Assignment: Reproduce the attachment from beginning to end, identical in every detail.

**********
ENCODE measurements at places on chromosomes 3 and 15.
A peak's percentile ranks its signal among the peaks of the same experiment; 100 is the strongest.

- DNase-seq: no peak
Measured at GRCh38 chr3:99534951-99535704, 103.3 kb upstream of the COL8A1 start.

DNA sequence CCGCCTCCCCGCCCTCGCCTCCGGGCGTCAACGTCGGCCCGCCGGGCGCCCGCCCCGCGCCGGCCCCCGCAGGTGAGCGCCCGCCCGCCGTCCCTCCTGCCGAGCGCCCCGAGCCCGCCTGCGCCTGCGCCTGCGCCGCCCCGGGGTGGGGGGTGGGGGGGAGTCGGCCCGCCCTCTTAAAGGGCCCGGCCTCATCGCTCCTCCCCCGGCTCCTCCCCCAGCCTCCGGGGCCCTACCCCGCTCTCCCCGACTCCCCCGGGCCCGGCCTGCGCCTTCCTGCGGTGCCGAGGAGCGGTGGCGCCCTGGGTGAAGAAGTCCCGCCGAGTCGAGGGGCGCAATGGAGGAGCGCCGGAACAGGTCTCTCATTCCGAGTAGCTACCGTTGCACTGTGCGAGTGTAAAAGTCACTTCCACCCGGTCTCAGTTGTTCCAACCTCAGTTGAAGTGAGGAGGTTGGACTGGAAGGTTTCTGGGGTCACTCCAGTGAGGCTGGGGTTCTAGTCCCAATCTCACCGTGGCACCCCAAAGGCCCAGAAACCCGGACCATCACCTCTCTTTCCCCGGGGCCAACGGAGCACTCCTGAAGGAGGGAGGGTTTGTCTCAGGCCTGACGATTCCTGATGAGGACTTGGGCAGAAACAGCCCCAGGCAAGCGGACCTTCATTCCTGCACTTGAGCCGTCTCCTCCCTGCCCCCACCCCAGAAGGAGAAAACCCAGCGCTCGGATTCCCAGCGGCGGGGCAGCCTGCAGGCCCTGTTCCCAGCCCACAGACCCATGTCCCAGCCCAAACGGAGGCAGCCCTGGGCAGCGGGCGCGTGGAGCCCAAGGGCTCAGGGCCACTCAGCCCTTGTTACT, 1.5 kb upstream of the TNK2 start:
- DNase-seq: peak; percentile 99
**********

ENCODE measurements at places on chromosomes 3 and 15.
A peak's percentile ranks its signal among the peaks of the same experiment; 100 is the strongest.

- DNase-seq: no peak
Measured at GRCh38 chr3:99534951-99535704, 103.3 kb upstream of the COL8A1 start.

DNA sequence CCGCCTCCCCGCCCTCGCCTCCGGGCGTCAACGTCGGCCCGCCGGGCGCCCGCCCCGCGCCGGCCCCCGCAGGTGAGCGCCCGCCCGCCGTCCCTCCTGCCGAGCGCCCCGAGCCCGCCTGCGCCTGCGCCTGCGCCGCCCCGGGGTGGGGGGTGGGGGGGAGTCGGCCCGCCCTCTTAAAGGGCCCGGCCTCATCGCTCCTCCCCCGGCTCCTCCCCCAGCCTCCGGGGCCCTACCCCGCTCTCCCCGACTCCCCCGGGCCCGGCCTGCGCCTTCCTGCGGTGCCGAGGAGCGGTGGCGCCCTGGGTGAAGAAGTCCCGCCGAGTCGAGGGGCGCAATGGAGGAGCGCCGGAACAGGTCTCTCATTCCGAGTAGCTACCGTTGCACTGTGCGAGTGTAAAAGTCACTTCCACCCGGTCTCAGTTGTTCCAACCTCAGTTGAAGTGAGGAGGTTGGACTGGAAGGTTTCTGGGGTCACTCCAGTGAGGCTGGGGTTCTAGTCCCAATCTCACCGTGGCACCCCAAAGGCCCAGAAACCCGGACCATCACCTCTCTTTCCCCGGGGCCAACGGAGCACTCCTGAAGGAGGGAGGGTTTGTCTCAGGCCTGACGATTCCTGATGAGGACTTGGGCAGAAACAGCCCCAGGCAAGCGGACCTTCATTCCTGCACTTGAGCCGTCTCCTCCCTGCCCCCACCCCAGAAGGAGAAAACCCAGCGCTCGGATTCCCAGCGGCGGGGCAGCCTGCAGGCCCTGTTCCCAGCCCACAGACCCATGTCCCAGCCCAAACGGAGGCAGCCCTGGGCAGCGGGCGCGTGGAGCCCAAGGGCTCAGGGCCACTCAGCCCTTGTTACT, 1.5 kb upstream of the TNK2 start:
- DNase-seq: peak; percentile 99